Large Language Models (LLMs) have become ubiquitous across various domains, transforming the way we interact with information and conduct research. However, most high-performing LLMs remain confined behind proprietary walls, hindering scientific progress. Most open-source LLMs, on the other hand, are limited in their ability to support longer sequence lengths, which is a key requirement for many tasks that require inference over an input context. To address this, we have trained XGen, a series of 7B parameter models on up to 8K sequence length for up to 1.5T tokens. We have also finetuned the XGen models on public-domain instructional data, creating their instruction-tuned counterparts (XGen-Inst). We open-source our models for both research advancements and commercial applications. Our evaluation on standard benchmarks shows that XGen models achieve comparable or better results when compared with state-of-the-art open-source LLMs. Our targeted evaluation on long sequence modeling tasks shows the benefits of our 8K-sequence models over 2K-sequence open-source LLMs.
Through iterative, cross-disciplinary discussions, we define and propose next-steps for Human-centered Generative AI (HGAI) from a technical perspective. We contribute a roadmap that lays out future directions of Generative AI spanning three levels: Aligning with human values; Accommodating humans' expression of intents; and Augmenting humans' abilities in a collaborative workflow. This roadmap intends to draw interdisciplinary research teams to a comprehensive list of emergent ideas in HGAI, identifying their interested topics while maintaining a coherent big picture of the future work landscape.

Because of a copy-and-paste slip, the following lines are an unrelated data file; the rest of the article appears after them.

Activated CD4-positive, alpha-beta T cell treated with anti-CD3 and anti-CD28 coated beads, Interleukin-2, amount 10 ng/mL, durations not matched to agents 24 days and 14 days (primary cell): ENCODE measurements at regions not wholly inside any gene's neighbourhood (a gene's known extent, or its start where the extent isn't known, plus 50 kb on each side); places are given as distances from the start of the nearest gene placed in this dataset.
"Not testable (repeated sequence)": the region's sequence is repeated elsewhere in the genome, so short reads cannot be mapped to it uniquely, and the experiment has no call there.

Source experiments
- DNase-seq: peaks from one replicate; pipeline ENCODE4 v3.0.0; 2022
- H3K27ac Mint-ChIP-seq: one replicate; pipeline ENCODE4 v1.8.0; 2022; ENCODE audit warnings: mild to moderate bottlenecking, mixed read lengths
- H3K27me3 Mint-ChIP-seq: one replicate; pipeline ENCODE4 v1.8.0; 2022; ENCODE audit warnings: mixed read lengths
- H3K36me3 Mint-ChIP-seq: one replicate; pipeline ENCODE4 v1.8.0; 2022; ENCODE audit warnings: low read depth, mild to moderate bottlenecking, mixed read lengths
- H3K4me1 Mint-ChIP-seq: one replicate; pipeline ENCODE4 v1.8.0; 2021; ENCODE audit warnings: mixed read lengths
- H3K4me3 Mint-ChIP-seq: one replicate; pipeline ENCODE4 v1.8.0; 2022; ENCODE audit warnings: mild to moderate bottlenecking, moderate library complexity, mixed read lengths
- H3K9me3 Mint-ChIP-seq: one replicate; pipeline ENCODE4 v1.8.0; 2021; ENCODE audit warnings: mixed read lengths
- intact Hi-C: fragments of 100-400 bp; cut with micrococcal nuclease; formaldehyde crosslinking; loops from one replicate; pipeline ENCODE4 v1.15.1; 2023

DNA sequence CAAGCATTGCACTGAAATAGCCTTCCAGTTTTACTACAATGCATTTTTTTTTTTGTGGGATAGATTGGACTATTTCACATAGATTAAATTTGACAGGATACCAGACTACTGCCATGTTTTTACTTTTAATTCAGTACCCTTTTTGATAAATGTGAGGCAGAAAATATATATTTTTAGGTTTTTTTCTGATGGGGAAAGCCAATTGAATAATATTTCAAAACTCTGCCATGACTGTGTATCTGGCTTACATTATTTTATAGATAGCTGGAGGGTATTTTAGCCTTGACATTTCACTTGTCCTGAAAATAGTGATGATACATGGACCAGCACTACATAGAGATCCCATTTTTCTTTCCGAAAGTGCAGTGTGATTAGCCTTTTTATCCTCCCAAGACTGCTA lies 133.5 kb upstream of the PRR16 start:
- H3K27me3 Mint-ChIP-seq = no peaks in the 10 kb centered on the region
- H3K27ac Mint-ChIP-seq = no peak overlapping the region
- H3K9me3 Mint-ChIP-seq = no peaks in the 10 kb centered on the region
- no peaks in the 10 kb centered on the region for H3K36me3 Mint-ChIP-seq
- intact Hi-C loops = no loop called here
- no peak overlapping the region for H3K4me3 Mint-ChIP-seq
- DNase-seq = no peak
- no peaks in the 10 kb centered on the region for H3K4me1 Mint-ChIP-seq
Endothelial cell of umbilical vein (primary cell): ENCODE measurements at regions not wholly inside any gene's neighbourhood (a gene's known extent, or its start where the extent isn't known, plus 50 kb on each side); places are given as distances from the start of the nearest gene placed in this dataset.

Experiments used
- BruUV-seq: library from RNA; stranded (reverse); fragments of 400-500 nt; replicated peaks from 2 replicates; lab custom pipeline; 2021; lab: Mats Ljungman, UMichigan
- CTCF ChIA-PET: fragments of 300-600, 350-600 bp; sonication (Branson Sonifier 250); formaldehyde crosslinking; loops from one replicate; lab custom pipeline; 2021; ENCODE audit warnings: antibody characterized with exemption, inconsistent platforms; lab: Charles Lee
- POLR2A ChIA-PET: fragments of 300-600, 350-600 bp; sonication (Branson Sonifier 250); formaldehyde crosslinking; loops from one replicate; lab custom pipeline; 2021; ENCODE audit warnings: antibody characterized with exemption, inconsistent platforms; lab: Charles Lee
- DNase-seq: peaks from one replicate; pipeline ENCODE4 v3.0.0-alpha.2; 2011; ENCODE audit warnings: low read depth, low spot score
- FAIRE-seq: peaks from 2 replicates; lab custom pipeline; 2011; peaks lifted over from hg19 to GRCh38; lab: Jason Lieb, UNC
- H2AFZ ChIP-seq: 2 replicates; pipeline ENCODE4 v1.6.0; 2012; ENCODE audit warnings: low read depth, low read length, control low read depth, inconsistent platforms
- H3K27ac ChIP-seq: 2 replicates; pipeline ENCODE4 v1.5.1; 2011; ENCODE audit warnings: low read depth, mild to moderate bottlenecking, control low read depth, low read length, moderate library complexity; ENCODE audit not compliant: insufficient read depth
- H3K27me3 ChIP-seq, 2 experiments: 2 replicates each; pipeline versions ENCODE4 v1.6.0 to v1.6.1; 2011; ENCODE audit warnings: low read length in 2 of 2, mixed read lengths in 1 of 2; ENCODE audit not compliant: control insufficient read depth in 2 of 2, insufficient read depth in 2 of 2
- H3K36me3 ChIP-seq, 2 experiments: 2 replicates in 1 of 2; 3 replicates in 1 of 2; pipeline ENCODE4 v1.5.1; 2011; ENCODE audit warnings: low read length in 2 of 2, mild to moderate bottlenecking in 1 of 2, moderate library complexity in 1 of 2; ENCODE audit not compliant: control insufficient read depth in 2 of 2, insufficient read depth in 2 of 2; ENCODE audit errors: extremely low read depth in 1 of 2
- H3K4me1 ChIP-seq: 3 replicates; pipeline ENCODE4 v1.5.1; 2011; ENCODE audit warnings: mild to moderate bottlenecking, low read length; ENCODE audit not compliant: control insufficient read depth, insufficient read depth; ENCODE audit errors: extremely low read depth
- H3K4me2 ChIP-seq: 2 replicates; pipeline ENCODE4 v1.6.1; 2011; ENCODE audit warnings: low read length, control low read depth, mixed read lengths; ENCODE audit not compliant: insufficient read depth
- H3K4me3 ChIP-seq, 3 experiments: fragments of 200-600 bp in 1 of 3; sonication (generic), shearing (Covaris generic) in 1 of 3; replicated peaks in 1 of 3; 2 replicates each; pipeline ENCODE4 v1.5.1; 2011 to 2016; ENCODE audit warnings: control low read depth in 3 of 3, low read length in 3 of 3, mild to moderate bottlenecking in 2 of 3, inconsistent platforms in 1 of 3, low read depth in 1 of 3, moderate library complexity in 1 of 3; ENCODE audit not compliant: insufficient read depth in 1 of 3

Large language models (LLMs) have shown impressive performance in following natural language instructions to solve unseen tasks. However, it remains unclear whether models truly understand task definitions and whether the human-written definitions are optimal. In this paper, we systematically study the role of task definitions in instruction learning. We first conduct an ablation analysis informed by human annotations to understand which parts of a task definition are most important, and find that model performance only drops substantially when removing contents describing the task output, in particular label information. Next, we propose an automatic algorithm to compress task definitions to a minimal supporting set of tokens, and find that 60\% of tokens can be removed while maintaining or even improving model performance. Based on these results, we propose two strategies to help models better leverage task instructions: (1) providing only key information for tasks in a common structured format, and (2) adding a meta-tuning stage to help the model better understand the definitions. With these two strategies, we achieve a 4.2 Rouge-L improvement over 119 unseen test tasks.
Text simplification research has mostly focused on sentence-level simplification, even though many desirable edits - such as adding relevant background information or reordering content - may require document-level context. Prior work has also predominantly framed simplification as a single-step, input-to-output task, only implicitly modeling the fine-grained, span-level edits that elucidate the simplification process. To address both gaps, we introduce the SWiPE dataset, which reconstructs the document-level editing process from English Wikipedia (EW) articles to paired Simple Wikipedia (SEW) articles. In contrast to prior work, SWiPE leverages the entire revision history when pairing pages in order to better identify simplification edits. We work with Wikipedia editors to annotate 5,000 EW-SEW document pairs, labeling more than 40,000 edits with proposed 19 categories. To scale our efforts, we propose several models to automatically label edits, achieving an F-1 score of up to 70.6, indicating that this is a tractable but challenging NLU task. Finally, we categorize the edits produced by several simplification models and find that SWiPE-trained models generate more complex edits while reducing unwanted edits.